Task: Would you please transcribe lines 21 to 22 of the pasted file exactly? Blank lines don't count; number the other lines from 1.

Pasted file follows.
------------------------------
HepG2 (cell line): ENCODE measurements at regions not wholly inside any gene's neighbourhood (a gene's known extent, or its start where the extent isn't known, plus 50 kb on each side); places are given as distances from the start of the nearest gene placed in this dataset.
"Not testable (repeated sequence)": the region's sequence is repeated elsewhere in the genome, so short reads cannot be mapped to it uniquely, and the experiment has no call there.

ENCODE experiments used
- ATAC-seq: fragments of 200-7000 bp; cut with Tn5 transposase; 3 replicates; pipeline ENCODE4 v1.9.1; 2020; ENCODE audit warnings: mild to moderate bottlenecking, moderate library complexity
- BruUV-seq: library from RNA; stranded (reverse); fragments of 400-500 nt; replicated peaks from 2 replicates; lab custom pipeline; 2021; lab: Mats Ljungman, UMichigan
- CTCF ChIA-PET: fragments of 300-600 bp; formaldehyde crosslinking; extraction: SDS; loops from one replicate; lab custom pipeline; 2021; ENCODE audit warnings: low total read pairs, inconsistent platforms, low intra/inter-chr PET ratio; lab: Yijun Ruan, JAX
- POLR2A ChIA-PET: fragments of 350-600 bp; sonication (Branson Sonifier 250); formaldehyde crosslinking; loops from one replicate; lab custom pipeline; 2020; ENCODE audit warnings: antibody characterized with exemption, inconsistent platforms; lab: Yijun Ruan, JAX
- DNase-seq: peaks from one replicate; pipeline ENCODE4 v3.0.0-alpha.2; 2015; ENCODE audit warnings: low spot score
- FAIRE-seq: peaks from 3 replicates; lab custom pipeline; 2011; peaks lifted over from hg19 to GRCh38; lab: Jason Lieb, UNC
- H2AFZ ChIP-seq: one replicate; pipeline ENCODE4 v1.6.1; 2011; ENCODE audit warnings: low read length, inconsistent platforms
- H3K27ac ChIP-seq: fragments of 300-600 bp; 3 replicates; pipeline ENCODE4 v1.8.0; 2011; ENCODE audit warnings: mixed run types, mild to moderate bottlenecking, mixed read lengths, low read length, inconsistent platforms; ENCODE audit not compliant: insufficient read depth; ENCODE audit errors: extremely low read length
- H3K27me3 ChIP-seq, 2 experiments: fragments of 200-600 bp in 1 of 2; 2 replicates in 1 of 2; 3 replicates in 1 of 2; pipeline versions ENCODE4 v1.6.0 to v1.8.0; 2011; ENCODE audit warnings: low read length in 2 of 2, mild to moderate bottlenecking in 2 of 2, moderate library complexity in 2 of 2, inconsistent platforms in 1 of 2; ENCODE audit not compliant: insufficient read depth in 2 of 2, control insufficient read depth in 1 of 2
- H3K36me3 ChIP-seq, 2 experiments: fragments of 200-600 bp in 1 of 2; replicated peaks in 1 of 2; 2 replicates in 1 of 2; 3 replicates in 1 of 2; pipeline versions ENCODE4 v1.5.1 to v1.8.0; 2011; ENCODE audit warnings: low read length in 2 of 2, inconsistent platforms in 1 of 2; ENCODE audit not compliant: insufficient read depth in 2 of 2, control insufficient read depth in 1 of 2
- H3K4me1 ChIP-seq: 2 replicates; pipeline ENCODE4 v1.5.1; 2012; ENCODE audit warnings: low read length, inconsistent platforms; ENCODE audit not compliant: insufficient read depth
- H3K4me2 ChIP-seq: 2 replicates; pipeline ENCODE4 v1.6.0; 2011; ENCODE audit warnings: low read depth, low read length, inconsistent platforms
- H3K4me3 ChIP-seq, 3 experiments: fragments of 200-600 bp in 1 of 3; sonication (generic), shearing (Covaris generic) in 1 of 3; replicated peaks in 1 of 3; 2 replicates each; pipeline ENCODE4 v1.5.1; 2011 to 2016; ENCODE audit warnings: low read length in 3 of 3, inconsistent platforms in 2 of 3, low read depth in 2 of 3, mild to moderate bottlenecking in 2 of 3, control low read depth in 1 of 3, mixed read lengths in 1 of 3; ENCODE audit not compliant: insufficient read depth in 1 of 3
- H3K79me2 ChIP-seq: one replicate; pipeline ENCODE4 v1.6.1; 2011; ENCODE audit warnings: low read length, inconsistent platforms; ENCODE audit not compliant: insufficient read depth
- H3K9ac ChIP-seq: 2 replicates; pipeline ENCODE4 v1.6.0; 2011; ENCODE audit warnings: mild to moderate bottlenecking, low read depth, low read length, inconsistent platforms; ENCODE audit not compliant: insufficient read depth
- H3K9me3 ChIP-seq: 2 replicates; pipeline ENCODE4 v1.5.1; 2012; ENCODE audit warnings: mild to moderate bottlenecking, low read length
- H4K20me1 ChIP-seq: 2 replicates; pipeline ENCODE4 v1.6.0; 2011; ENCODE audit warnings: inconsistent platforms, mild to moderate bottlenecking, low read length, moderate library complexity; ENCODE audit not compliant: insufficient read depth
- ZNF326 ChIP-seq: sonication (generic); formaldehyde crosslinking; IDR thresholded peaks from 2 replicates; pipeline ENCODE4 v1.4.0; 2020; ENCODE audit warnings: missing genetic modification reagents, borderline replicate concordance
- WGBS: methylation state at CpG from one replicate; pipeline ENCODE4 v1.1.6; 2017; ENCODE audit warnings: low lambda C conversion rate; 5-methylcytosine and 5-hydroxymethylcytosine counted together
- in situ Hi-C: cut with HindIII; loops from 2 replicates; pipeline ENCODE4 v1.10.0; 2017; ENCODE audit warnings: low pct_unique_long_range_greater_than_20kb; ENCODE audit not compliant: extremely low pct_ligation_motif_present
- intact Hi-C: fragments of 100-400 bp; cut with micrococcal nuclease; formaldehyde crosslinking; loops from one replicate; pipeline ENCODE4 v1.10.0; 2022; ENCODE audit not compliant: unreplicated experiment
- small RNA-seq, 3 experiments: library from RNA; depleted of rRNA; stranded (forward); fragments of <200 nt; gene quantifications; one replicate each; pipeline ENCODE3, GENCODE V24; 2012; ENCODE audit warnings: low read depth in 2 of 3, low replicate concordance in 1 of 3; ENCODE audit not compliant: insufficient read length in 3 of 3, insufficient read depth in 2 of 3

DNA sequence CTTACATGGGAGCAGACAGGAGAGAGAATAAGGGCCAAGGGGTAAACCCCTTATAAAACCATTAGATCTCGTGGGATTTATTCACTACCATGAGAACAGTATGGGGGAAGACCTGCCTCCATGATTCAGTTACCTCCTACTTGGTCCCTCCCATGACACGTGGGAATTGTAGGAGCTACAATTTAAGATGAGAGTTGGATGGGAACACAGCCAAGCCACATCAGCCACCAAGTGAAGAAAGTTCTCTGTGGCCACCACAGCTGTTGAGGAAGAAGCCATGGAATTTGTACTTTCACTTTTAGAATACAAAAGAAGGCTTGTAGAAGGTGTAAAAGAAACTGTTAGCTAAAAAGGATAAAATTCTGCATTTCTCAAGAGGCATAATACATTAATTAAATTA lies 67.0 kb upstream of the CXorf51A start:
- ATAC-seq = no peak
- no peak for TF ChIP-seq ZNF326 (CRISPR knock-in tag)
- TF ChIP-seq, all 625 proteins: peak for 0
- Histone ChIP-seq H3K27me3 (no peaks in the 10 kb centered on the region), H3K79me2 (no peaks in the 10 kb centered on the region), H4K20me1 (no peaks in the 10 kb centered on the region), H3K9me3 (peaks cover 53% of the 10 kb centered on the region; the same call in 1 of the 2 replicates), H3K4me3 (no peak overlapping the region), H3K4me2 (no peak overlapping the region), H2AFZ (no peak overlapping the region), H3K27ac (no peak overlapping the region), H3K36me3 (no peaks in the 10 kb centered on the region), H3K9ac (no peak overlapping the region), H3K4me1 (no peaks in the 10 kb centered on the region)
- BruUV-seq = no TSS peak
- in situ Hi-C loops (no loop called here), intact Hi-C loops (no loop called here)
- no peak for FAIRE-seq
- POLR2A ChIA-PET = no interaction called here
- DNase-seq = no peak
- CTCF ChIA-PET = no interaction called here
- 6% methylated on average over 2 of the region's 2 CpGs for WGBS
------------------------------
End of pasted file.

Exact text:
- ZNF326 ChIP-seq: sonication (generic); formaldehyde crosslinking; IDR thresholded peaks from 2 replicates; pipeline ENCODE4 v1.4.0; 2020; ENCODE audit warnings: missing genetic modification reagents, borderline replicate concordance
- WGBS: methylation state at CpG from one replicate; pipeline ENCODE4 v1.1.6; 2017; ENCODE audit warnings: low lambda C conversion rate; 5-methylcytosine and 5-hydroxymethylcytosine counted together